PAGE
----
Dennis Soules ran into a burning Barrie motel back in December, 2012, saving two young children and a few other guests.
Neighbours say he's the same man who ran out of a burning house early Tuesday morning, along with his three young children and their uncle.
"Isn't that unbelievable?" asked a neighbour, who didn't want to be identified. "He's the same guy. It was pretty scary to see this last night and I'm just glad everyone got out safely."
The fire at 15 Highview Road, is believed to have started in a basement bedroom. It was reported just before 2 a.m., by a neighbour who heard yelling and called 911.
While the extensive damage isn't readily visible from the street, the inside of the bungalow was fully gutted by flames and destroyed by thick smoke. The dad and his three elementary school-aged children lost everything and did not have insurance. Damage is estimated at $350,000.
The Ontario Fire Marshal (OFM) spent several hours in the house on Tuesday, investigating the cause and origin of the blaze.
Firefighters returned to the scene at about 4 p.m., to extinguish minor hotspots in the attic. Barrie police remain outside.
Two cats and a dog survived the blaze, while a dog and a cat perished.
Firefighters conducted an "After the Fire Blitz" on the street today, visiting residents to discuss the fire, provide safety tips and inspect smoke alarms and carbon monoxide detectors.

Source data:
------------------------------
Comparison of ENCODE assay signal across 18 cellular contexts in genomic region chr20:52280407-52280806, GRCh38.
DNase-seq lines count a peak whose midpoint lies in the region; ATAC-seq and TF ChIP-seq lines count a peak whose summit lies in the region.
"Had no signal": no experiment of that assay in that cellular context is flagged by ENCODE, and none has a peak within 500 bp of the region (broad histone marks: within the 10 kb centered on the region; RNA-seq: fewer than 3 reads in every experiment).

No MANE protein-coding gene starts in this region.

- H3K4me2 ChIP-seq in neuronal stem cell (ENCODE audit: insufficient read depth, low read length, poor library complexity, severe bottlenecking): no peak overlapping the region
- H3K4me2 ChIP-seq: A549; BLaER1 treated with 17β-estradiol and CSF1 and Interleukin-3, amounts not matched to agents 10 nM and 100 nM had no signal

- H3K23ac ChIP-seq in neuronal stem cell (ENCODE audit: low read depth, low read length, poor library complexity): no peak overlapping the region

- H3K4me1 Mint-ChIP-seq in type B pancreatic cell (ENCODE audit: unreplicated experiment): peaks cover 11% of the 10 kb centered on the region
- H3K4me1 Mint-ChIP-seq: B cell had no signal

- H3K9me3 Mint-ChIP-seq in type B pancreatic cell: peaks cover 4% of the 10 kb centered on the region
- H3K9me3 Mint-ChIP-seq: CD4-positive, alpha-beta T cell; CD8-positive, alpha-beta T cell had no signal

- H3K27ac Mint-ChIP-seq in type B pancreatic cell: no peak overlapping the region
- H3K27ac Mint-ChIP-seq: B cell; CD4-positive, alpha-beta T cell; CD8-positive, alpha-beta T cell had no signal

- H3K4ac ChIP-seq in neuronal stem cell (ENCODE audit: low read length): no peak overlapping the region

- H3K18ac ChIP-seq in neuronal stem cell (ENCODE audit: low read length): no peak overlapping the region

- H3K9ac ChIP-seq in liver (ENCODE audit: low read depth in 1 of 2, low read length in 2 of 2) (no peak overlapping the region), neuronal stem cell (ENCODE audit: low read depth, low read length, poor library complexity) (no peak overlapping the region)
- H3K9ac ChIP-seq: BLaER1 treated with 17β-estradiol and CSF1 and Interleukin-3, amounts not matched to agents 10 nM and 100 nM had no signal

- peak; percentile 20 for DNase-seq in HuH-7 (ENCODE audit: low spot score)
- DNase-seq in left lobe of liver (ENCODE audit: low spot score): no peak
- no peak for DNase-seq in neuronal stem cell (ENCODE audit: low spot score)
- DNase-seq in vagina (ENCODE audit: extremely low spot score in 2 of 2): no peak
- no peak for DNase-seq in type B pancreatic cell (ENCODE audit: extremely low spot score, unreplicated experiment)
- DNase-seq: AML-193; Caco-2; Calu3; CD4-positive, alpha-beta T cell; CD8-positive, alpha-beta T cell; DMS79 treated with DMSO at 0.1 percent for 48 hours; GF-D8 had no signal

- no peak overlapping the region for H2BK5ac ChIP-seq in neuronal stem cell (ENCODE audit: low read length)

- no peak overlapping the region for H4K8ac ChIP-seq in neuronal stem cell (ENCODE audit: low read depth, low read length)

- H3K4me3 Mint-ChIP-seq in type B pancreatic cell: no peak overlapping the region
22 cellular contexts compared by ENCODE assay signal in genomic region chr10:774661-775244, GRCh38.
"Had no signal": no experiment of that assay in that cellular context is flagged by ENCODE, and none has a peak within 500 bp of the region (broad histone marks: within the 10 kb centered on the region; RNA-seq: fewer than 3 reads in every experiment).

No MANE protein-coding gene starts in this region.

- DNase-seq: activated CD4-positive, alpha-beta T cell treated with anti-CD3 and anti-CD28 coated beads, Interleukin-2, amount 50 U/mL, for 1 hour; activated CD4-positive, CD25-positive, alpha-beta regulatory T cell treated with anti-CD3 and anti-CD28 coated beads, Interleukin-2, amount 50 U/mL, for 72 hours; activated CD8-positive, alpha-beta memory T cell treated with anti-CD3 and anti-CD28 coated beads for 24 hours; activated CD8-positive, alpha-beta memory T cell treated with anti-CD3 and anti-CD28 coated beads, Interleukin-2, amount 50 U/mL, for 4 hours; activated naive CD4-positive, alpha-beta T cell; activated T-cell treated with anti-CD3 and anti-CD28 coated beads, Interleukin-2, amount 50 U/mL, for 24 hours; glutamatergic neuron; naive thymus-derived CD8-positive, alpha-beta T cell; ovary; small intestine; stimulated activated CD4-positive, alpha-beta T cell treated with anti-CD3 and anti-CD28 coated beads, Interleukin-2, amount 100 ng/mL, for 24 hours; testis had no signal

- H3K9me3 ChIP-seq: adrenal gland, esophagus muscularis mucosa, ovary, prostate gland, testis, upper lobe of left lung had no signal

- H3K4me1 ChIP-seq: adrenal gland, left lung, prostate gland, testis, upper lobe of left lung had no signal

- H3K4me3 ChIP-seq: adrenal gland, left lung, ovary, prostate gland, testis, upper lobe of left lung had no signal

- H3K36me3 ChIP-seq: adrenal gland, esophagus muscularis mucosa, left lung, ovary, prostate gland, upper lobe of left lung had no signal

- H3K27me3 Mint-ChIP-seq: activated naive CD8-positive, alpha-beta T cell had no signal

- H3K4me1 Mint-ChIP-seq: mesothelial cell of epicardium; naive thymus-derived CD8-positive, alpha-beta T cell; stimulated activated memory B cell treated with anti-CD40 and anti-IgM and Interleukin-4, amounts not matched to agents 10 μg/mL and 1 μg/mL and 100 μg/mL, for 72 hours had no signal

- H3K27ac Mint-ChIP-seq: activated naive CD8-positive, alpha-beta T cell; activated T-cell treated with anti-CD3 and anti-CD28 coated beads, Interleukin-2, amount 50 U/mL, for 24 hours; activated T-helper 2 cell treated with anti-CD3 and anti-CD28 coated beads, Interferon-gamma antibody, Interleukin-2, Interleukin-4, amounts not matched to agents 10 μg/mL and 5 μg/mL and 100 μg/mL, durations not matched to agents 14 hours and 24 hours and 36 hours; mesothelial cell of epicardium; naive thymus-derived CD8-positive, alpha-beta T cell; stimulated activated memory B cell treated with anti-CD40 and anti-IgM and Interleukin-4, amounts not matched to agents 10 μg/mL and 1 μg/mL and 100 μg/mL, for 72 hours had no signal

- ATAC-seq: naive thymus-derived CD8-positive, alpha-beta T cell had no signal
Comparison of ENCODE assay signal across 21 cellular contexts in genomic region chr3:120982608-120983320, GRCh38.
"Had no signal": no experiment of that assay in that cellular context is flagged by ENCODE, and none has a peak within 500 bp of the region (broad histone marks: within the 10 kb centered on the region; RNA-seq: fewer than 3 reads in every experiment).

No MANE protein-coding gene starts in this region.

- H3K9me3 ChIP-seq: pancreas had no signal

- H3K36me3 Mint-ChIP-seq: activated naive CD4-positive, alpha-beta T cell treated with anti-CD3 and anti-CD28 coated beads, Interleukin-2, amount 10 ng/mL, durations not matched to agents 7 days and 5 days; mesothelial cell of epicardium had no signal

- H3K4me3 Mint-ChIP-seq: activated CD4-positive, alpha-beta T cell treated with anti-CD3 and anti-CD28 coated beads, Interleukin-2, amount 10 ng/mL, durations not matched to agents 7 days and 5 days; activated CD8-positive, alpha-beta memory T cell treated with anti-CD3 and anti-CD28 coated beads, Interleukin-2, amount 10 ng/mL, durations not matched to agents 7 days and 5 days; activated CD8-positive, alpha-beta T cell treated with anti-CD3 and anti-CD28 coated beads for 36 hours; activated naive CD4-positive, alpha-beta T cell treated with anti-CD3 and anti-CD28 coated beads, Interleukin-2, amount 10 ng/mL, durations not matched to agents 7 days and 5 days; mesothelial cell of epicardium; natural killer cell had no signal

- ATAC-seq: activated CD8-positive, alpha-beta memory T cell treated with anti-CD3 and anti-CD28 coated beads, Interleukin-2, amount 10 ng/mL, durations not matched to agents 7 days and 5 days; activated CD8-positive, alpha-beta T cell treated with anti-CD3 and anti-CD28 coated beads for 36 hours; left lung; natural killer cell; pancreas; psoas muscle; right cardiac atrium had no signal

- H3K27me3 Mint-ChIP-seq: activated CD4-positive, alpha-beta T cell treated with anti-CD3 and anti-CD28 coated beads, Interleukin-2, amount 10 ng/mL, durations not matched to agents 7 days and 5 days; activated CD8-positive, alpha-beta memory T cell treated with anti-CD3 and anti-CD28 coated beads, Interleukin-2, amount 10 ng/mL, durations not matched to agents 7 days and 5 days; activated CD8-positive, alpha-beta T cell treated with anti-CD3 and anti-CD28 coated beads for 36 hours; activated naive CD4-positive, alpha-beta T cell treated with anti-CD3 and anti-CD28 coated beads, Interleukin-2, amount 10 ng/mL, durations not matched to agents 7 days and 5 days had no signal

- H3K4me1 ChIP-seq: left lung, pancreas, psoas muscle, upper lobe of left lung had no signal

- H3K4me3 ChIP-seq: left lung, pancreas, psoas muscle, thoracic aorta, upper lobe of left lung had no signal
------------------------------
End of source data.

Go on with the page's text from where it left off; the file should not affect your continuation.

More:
They were disappointed by what they found.
"I personally got into five homes, and only one was fully compliant with smoke and CO alarms," said Samantha Hoffmann, public fire and life safety officer at Barrie Fire and Emergency Services.
Her troubling findings included:
- Alarms missing because the family took them down to paint
- Outdated alarms
- Smoke alarms still in packages
- Insufficient alarms (fire code requires one alarm per storey)
- Missing batteries
"What disturbs me most, is that these homeowners invited us into their homes because they fully believed they were compliant," Hoffmann said.
"People don’t know what they don’t know and when it comes to the lifespan of smoke alarms I would say most people have no idea that they don’t last forever."
Barrie firefighters have been conducting After the Fire Blitzes since 2012.
"The results are always disturbing," Hoffmann concluded.